Since then, the quality and detail of some Halloween decorations has escalated to the point where the line between fantasy and realism are blurred. It’s no longer titilatingly spooky in a fun way but rather designed for maximum revulsion and a dehumanizing of people as merely dead props. Several websites encourage readers to “take it to the next level” as if it is a competition to see how far one can push the boundaries of not just taste but community good will. Some examples of those “decorations” include realistic flayed (as in all the skin removed) human torsos, hangman’s nooses with bodies in front yard trees, body bags, decomposed decapitated heads, child sized skeletons chained together, bloody hand prints, bodies that appear to have died of extreme torture, humans in the midst of extreme torture, just to name a few. Every one of those “decorations” has a strong connection to recent events worldwide that are so horrific that the news media will not show it on air (or even mention it in some instances) yet the residents of some communities are visually assaulted with this too realistic images on their own streets. An example of some of these decorations that have raised community ire are below…

http://www.dailykos.com/story/2014/10/09/1335465/-Halloween-decorations-in-Dallas-Texas-suburb

http://www.myfoxtwincities.com/slideshow?widgetid=130476&slideshowimageid=1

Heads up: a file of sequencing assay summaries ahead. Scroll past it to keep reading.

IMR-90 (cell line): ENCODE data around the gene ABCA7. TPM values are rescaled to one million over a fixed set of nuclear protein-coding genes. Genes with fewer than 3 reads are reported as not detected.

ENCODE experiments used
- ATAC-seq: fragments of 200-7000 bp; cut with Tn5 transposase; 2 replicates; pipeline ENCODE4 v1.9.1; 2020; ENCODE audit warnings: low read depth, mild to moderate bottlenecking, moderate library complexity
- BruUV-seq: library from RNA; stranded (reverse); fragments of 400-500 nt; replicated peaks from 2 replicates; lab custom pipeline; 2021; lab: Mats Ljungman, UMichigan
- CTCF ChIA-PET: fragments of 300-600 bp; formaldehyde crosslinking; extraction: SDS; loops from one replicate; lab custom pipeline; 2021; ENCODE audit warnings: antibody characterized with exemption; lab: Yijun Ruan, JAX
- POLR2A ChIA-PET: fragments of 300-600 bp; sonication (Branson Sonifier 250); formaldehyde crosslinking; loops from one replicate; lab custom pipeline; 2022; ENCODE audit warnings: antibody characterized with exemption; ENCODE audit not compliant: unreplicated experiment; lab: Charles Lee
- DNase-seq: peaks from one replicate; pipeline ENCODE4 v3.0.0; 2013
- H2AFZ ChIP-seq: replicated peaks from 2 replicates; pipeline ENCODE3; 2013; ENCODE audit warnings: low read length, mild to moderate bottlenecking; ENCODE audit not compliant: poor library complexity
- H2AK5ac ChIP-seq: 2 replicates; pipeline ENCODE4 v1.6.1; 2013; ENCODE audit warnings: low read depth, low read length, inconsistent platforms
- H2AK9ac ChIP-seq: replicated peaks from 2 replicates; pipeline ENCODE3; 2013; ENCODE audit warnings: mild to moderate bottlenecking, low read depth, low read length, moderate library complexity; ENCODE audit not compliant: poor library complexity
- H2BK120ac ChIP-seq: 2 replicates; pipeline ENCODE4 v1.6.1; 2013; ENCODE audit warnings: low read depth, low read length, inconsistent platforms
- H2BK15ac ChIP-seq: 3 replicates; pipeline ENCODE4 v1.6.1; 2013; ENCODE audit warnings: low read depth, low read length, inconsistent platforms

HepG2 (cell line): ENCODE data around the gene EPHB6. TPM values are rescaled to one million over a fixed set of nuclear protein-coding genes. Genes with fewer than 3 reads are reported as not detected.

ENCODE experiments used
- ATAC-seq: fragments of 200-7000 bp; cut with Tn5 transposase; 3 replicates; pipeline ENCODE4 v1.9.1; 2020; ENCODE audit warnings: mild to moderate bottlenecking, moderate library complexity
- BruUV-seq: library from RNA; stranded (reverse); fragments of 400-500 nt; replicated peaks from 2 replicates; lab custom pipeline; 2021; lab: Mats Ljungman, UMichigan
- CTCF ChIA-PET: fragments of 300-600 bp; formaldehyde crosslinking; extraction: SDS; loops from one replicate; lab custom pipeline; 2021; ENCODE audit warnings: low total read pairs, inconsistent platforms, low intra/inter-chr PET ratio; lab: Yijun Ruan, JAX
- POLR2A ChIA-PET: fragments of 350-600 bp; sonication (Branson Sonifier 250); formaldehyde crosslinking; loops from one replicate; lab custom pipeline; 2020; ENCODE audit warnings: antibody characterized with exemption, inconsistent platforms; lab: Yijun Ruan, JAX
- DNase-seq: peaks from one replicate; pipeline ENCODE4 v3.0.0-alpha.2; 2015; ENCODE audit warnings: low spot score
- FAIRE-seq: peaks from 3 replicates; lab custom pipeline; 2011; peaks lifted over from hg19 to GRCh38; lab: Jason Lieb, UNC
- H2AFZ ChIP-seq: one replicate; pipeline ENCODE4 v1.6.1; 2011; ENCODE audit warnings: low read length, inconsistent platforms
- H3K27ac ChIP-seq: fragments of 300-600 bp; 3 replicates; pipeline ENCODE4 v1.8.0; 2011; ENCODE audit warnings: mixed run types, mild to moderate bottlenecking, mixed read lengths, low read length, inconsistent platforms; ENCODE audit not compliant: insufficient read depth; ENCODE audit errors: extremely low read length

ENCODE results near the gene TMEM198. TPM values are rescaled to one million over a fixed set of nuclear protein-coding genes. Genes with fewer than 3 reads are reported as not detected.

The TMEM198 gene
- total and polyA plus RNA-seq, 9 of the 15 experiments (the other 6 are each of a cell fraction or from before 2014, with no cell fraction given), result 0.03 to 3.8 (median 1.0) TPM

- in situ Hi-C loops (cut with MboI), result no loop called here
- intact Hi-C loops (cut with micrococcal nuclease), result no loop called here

It’s one thing when people choose to be frightened by buying tickets to haunted houses where the gore level can be quite high. Having been forewarned about the graphic nature of the experience, people have the freedom to choose to see this. That freedom is totally removed when gore scenes are displayed on front yards forcing drivers and passersby to see what they may prefer not to. I’m not a fan of Homeowners Associations but in this instance, I would be petitioning the community to codify new standards of taste in regards to Halloween decorations. With freedom comes an equal obligation to act responsibly and with restraint in the best interests of the community. People lose the freedom to do with their own property as they wish because they fail to apply reasonable restrictions to themselves to avoid offending the community at large. What you display inside your home or a fenced backyard is no one else’s business but splat it across the front yard with the intention of horrifying as many people as possible and you’ve gained the attention of those who will wish to curtail that.

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Beautiful Gossip

October 13, 2014

I’d like your opinion on something I witnessed recently. It didn’t directly involve me so beyond discouraging others from gossiping about it to me I haven’t voiced my opinion on the matter, but I’d like to know if my instinctive disgust at what happened is justified. A colleague of mine – let’s call her Maisie […]

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Feel Good Friday – Touchdown For Love

October 10, 2014